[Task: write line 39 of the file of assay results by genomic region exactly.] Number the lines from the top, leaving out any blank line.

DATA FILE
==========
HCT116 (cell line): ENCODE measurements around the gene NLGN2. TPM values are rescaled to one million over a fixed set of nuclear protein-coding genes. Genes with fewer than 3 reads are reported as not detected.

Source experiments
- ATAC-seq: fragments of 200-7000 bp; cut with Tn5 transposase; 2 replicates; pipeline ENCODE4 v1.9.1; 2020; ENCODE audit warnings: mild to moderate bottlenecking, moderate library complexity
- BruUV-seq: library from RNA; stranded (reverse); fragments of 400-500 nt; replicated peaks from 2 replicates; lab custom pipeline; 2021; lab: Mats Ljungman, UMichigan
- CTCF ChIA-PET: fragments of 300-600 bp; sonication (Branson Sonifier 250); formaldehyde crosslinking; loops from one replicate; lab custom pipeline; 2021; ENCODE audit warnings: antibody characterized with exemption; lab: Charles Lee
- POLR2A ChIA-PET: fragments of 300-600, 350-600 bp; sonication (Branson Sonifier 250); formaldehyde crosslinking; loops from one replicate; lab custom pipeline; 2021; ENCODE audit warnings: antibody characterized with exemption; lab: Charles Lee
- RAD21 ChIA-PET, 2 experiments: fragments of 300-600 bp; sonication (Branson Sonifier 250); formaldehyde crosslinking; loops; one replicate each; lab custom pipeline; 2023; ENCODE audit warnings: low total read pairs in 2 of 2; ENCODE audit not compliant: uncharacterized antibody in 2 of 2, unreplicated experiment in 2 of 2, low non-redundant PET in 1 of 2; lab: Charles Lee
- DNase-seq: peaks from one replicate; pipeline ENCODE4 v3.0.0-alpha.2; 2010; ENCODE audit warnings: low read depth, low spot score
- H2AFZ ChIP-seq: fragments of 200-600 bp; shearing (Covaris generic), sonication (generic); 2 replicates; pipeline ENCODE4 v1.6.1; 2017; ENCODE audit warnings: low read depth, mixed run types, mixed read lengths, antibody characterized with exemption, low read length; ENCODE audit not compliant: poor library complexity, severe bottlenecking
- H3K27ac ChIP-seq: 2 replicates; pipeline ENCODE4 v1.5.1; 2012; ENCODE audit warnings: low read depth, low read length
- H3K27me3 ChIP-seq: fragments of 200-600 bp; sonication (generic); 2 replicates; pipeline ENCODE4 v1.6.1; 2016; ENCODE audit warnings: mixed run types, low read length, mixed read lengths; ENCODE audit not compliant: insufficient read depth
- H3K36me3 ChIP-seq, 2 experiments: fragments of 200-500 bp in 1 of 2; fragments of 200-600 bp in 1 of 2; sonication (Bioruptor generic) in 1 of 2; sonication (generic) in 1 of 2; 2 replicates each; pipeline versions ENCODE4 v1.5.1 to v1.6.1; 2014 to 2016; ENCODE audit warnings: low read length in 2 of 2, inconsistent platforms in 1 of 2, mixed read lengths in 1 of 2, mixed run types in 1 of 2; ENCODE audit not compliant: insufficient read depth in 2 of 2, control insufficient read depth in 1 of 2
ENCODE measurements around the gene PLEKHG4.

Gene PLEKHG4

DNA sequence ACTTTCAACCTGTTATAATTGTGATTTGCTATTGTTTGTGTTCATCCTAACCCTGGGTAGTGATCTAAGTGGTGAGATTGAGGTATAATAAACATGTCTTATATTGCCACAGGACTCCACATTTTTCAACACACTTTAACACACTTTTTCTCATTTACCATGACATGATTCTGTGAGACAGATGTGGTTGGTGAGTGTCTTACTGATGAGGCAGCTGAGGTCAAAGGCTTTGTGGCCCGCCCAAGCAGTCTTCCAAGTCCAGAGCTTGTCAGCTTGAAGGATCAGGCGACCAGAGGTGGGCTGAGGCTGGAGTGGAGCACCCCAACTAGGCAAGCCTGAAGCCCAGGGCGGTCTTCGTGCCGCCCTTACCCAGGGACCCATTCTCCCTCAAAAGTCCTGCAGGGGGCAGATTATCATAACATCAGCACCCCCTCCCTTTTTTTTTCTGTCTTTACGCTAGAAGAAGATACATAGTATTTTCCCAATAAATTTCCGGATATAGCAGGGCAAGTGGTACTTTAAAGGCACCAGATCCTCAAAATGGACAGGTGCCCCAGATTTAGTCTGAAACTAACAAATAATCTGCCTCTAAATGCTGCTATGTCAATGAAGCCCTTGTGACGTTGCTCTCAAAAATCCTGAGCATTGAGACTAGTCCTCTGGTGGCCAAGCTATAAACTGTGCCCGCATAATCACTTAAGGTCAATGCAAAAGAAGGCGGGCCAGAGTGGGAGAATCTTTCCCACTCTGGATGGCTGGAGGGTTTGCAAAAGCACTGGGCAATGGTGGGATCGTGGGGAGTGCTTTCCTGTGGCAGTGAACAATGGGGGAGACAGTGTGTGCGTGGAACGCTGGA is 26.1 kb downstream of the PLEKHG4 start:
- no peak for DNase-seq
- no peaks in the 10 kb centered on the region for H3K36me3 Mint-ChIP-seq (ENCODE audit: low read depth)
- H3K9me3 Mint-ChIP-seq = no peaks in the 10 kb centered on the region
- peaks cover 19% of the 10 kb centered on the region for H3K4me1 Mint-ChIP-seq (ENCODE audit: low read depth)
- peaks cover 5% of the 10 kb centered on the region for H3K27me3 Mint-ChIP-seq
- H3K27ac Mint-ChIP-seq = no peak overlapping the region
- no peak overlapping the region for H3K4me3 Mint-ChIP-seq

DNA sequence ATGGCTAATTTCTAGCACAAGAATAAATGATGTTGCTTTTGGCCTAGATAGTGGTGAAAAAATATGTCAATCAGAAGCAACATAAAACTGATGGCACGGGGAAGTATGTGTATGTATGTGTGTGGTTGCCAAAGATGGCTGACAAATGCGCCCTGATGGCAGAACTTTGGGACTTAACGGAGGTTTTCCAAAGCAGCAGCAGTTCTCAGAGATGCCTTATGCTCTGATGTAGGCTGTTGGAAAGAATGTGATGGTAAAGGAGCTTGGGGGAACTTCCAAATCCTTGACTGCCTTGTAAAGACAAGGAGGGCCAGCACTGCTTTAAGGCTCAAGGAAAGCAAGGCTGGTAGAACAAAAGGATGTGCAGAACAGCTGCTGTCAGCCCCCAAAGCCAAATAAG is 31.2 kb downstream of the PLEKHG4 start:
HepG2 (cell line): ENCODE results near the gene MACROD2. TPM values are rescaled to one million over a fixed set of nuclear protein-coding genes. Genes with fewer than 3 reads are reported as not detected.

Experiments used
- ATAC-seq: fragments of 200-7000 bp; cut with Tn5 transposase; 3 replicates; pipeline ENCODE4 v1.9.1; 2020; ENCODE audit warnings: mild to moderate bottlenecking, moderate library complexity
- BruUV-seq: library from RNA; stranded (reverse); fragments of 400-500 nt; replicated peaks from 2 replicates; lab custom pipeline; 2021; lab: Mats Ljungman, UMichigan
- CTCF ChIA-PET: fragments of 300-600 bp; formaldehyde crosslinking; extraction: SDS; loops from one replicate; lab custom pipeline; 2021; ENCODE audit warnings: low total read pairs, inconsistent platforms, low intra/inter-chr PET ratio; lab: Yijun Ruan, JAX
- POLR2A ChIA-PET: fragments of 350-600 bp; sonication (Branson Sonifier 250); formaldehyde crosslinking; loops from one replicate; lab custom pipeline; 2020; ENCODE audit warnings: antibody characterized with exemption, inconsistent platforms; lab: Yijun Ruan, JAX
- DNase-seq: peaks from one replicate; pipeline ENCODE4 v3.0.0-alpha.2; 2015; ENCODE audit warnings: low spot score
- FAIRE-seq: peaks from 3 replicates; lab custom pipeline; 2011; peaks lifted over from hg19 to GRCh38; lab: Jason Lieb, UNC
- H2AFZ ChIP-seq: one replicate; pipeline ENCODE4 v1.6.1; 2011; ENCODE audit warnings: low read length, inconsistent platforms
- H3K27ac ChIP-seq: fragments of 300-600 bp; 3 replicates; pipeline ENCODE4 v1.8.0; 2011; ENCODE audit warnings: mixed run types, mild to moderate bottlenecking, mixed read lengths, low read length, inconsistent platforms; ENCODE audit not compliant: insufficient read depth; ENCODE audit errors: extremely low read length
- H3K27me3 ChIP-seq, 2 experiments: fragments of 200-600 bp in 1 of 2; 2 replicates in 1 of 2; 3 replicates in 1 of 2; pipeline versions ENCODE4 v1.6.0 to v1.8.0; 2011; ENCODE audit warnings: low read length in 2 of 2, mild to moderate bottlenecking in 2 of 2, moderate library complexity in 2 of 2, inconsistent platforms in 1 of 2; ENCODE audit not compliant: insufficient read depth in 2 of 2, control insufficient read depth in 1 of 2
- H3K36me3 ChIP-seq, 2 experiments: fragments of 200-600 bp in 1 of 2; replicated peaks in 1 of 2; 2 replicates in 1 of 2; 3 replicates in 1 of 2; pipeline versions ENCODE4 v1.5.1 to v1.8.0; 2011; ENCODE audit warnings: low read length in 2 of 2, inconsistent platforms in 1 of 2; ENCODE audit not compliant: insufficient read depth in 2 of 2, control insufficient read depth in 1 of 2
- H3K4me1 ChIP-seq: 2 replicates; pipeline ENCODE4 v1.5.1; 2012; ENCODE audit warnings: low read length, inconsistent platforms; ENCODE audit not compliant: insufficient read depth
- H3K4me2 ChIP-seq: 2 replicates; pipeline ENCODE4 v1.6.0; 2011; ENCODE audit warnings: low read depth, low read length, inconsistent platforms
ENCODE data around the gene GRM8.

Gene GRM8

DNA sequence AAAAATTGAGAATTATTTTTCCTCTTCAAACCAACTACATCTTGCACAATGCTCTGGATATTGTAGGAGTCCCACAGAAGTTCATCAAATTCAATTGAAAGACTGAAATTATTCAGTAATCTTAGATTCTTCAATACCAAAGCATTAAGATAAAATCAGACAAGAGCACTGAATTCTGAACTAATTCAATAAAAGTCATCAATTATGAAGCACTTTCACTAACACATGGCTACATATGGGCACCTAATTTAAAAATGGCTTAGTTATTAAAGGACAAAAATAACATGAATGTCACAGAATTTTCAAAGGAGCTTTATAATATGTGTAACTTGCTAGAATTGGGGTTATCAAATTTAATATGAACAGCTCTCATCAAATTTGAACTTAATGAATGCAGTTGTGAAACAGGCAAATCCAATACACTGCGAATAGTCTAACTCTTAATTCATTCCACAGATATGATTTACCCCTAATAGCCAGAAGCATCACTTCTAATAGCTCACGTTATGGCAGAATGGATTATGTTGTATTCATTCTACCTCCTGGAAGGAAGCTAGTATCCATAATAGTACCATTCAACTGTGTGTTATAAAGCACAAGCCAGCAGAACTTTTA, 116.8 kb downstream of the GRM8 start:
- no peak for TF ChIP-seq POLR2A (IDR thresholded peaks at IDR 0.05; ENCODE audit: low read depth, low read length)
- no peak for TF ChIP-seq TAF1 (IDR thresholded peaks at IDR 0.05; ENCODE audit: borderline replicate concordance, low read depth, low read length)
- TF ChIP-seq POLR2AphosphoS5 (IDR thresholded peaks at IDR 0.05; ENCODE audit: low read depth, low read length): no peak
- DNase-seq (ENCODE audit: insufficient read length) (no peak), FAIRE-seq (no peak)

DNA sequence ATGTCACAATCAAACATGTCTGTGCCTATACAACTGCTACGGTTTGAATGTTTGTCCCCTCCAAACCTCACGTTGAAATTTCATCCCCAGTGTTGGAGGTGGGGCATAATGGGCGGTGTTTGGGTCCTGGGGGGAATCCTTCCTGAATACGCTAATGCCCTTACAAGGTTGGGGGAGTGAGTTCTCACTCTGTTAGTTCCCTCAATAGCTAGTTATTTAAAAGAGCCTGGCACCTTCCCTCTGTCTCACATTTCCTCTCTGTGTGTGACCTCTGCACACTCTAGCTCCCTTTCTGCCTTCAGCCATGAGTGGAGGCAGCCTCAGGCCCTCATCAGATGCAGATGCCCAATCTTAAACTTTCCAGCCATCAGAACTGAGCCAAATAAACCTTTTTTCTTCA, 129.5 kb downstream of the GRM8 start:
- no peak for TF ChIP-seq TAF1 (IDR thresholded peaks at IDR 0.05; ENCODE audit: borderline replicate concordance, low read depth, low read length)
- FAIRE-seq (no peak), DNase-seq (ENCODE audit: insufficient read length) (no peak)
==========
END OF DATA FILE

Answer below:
Gene GRM8